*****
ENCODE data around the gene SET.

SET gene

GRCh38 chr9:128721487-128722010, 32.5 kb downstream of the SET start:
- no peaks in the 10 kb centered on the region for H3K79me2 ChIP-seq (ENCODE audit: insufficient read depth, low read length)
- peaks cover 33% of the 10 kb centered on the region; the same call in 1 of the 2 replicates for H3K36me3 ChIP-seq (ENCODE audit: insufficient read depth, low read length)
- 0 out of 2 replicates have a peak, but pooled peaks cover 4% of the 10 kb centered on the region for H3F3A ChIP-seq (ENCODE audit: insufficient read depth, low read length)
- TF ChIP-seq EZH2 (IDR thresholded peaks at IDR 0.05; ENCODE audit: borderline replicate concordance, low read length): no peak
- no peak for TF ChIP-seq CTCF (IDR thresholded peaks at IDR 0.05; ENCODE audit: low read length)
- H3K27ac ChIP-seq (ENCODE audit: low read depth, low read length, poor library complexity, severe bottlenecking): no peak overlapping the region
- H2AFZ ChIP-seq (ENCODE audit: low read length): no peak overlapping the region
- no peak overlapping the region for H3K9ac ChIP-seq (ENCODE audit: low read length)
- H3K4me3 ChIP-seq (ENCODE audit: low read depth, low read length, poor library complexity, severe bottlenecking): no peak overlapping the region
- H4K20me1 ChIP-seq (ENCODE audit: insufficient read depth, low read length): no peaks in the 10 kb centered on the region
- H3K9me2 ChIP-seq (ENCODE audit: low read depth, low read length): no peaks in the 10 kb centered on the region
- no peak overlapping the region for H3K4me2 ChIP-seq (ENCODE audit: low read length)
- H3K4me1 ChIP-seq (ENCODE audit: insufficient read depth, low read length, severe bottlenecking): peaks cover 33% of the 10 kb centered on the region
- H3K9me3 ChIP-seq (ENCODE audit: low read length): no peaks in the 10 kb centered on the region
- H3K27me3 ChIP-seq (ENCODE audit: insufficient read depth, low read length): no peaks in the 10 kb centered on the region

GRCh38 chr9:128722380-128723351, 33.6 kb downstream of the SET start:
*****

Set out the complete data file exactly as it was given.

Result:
ENCODE data around the gene SET.

SET gene

GRCh38 chr9:128721487-128722010, 32.5 kb downstream of the SET start:
- no peaks in the 10 kb centered on the region for H3K79me2 ChIP-seq (ENCODE audit: insufficient read depth, low read length)
- peaks cover 33% of the 10 kb centered on the region; the same call in 1 of the 2 replicates for H3K36me3 ChIP-seq (ENCODE audit: insufficient read depth, low read length)
- 0 out of 2 replicates have a peak, but pooled peaks cover 4% of the 10 kb centered on the region for H3F3A ChIP-seq (ENCODE audit: insufficient read depth, low read length)
- TF ChIP-seq EZH2 (IDR thresholded peaks at IDR 0.05; ENCODE audit: borderline replicate concordance, low read length): no peak
- no peak for TF ChIP-seq CTCF (IDR thresholded peaks at IDR 0.05; ENCODE audit: low read length)
- H3K27ac ChIP-seq (ENCODE audit: low read depth, low read length, poor library complexity, severe bottlenecking): no peak overlapping the region
- H2AFZ ChIP-seq (ENCODE audit: low read length): no peak overlapping the region
- no peak overlapping the region for H3K9ac ChIP-seq (ENCODE audit: low read length)
- H3K4me3 ChIP-seq (ENCODE audit: low read depth, low read length, poor library complexity, severe bottlenecking): no peak overlapping the region
- H4K20me1 ChIP-seq (ENCODE audit: insufficient read depth, low read length): no peaks in the 10 kb centered on the region
- H3K9me2 ChIP-seq (ENCODE audit: low read depth, low read length): no peaks in the 10 kb centered on the region
- no peak overlapping the region for H3K4me2 ChIP-seq (ENCODE audit: low read length)
- H3K4me1 ChIP-seq (ENCODE audit: insufficient read depth, low read length, severe bottlenecking): peaks cover 33% of the 10 kb centered on the region
- H3K9me3 ChIP-seq (ENCODE audit: low read length): no peaks in the 10 kb centered on the region
- H3K27me3 ChIP-seq (ENCODE audit: insufficient read depth, low read length): no peaks in the 10 kb centered on the region

GRCh38 chr9:128722380-128723351, 33.6 kb downstream of the SET start: